Hello and thank you for visiting AikiWeb, the
world's most active online Aikido community! This site is home to
over 16,000 aikido practitioners from around the world and covers a
wide range of aikido topics including techniques, philosophy, history,
humor, beginner issues, the marketplace, and more.
If you wish to join in the discussions or use the other advanced
features available, you will need to register first. Registration is
absolutely free and takes only a few minutes to complete so sign up today!
I was posting to a fellow member about my search for the right martial art that fit me. As I wrote out my thoughts, I found myself using an experience, as an example of a point; I had when searching for the right martial art for me. The example was about the time I went to a Karate dojo.
I walk into the dojo looking at Karate as a way for my geeky self to learn to kick sum butt. The Karate sensei during our introductory conversation had asked the common question of why you want to take Karate. Well I give me the standard sophomoric naive answer he must have heard hundreds of times of, "I wanted to learn to fight, of course." He told me in short that Karate, referring to all martial arts, will not make a Bruce Lee or invincible.
He then continued to stress the best he could saying that I couldn't make as a real fighter anyway, no matter what I wanted or how I seen myself. My views of how I perceived myself and Karate where unrealistic, pure fantasy. I didn't have the "right stuff." It wasn't a challenge statement, but a fact.
He continued his analysis of me by summing it up with, "You don't have the what it takes to make a good fighter." And adding that I would end up losing (more tournaments fights) then winning no matter what contact martial art I took. He was being deadly honest. He said, if I stayed in is class I would be unhappy and would move on to something that fit me better. He than stress that there is a big difference between how we perceive ourselves vs. what we truly are, and capable of. If I was going to be a fighter, I would already have become so and wouldn't be seeking it. He pause, and solemnly said so truthfully it was felt to my core, that it would be an injustice for him to indulge into my fantasies. It would be irresponsible, unethical and immoral. He offered that if I come back with the right attitude for Karate I would be welcome.
Surprised at his honesty and frankness, which was not the pandering, I got from other places, I felt horribly insulted. What! I thought, Mr. Miyagi just rejected me! Isn't he supposed to take guys like me and turn them into great fighters like that Daniel-san? I came to him so he would teach me how to justly exact revenge on the bullies who threatened me, just as Daniel-san did.
Needless to say, I walked out with my head hung low, ego bruised, insulted, but a bit wiser for it. It was this event, this experience that made me take a more honest look at my geeky self, and realize I was no Daniel-san. I couldn't be morphed from geek to hero, that oxymoron took the last bus out of town. The idea that I could go to a dojo after I got sand kicked in my face, and then later return after just a couple of Karate classes and make the bully suffer from my superior dominance and keep the girl was me hooking into the marketing ploy. I was fooling myself.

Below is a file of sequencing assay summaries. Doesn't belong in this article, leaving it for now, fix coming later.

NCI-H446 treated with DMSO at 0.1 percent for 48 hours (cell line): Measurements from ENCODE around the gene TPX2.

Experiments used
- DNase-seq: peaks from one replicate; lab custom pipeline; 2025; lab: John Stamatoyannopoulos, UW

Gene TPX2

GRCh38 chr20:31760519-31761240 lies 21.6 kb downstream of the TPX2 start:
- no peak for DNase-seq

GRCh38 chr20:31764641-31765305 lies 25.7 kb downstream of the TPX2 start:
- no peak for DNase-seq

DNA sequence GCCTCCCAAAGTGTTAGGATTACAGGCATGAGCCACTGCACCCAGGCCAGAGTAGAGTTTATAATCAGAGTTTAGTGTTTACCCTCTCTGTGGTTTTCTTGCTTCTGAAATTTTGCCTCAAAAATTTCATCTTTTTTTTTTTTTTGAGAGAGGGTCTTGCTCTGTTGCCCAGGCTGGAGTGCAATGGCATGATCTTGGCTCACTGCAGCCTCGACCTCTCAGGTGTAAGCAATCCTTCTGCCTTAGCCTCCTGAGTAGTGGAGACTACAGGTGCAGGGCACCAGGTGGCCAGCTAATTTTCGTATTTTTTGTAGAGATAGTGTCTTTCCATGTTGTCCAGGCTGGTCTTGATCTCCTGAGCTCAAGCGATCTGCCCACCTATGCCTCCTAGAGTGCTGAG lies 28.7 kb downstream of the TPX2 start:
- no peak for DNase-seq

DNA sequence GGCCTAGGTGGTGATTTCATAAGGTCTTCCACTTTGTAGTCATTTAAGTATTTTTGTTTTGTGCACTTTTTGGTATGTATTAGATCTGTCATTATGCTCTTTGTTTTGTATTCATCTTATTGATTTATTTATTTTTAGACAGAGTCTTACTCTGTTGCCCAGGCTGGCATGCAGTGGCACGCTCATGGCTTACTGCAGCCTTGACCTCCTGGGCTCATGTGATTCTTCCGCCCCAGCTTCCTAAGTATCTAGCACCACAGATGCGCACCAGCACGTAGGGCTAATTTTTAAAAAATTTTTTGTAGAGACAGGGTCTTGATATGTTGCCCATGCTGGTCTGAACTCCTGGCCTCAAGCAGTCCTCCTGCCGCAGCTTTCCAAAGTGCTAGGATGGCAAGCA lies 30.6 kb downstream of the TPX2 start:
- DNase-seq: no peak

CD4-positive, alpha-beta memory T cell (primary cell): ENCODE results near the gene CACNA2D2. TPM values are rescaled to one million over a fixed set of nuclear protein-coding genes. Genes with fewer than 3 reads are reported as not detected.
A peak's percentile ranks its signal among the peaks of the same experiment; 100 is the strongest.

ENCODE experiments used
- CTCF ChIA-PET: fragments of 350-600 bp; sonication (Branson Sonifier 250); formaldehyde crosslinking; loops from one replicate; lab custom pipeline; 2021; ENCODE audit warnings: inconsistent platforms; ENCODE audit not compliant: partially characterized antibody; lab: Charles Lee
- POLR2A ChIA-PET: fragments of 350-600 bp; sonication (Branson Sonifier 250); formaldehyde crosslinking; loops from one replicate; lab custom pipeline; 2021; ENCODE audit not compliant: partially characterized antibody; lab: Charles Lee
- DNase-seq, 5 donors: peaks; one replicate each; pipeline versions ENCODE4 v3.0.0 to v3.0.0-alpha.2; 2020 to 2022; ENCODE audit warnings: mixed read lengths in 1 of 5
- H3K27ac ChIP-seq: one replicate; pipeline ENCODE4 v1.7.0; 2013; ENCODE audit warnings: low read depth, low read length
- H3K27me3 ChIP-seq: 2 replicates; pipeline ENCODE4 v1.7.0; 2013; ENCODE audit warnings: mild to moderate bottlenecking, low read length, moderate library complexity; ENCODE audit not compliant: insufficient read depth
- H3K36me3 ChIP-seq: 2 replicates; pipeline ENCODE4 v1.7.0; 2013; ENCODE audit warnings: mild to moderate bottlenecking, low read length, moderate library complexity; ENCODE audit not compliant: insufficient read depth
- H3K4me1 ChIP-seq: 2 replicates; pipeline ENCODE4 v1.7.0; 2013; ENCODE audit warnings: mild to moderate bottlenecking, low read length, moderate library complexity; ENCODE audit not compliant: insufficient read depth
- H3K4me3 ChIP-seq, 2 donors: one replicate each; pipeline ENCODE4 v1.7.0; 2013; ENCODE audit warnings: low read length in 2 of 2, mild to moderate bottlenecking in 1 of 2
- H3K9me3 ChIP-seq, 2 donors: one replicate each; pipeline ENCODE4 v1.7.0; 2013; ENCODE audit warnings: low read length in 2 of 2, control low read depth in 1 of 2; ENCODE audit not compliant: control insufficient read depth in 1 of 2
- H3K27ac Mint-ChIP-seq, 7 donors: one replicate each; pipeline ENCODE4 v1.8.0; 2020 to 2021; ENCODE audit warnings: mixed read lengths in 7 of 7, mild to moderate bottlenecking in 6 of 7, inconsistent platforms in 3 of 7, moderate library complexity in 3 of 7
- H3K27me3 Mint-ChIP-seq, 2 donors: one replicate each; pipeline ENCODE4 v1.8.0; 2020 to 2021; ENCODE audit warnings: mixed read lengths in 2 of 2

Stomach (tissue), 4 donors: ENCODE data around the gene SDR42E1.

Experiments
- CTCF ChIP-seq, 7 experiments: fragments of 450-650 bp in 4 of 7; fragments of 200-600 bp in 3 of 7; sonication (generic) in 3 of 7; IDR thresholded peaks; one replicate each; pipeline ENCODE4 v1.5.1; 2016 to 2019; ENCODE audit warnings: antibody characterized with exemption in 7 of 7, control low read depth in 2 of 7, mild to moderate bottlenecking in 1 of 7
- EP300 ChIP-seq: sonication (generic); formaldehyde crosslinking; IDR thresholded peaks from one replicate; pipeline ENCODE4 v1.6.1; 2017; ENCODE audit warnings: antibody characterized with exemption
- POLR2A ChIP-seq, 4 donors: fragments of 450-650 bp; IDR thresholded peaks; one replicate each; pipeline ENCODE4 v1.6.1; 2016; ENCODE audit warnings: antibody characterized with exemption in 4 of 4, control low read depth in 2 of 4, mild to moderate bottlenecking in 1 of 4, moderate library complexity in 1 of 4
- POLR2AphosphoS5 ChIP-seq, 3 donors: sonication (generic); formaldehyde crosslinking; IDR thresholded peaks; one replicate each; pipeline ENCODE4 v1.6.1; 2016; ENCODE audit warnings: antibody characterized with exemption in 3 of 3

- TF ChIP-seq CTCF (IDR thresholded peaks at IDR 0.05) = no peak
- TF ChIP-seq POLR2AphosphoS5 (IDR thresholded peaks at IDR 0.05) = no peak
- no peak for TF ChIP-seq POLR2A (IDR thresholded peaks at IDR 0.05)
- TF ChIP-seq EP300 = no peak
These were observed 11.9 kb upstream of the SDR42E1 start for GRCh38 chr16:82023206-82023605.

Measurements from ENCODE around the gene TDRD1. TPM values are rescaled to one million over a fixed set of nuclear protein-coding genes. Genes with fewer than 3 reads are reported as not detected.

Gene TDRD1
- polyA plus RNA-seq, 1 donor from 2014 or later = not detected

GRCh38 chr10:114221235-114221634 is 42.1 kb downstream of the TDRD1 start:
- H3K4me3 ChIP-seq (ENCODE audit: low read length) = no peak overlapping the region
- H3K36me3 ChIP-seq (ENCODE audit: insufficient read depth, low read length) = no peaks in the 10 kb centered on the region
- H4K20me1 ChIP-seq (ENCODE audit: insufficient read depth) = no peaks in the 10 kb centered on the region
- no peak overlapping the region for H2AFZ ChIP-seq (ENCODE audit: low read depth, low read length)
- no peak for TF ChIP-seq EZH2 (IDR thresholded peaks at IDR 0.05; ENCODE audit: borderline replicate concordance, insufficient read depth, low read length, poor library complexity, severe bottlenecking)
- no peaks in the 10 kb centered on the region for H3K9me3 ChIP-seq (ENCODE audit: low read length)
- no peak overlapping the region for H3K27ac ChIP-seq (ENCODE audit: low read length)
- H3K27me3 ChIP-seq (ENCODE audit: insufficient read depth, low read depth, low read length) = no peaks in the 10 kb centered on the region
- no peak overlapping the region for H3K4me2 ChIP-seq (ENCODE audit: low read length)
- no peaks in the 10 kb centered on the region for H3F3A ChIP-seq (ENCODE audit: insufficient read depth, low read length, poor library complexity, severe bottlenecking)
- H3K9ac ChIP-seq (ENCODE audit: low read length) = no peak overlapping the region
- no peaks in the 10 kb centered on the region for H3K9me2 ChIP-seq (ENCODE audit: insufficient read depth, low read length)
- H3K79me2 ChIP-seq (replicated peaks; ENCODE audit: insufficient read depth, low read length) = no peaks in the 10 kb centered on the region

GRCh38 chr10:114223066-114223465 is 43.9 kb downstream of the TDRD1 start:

When I came upon my first Aikido dojo, my purpose was still in my forethoughts that I wanted to learn to fight and kick sum butt. But this time, while talking to the Sensei I wasn't so open. Because I keep the words spoken to me by the Karate sensei very close. His views did make me think. He seen right through me, he knew that the path I wanted to go on was not what I needed, or should have gone down. What I need was a long road for a greater understanding of myself, I need a resolution in a more peaceful and postive way. I didn't need competition what I needed was growth.
After a time in Aikido, I started to see things differently. I changed and grew out of that quest to strike back at those who dealt me injustice, as a result of Aikido. I matured and became more realistic toward myself and goals I would set for myself. But, every once in a while I still hear the words that hit so hard at my core, and smile knowing how lucky I was to get such a gift of wisdom, and not more mispreception. How lucky was I to be set straight.
It is strange how we see ourselves like though a broken mirror. And yet when the mirror is fixed we tend to be upset by what we see. And rarely see the wisdom we are given when that mirror is fixed to truely seek what we need, and not what we think we need. Aikido may have not been the first step in my transformation, but it was all the rest of the steps, It was just what I needed. For that I am thankful.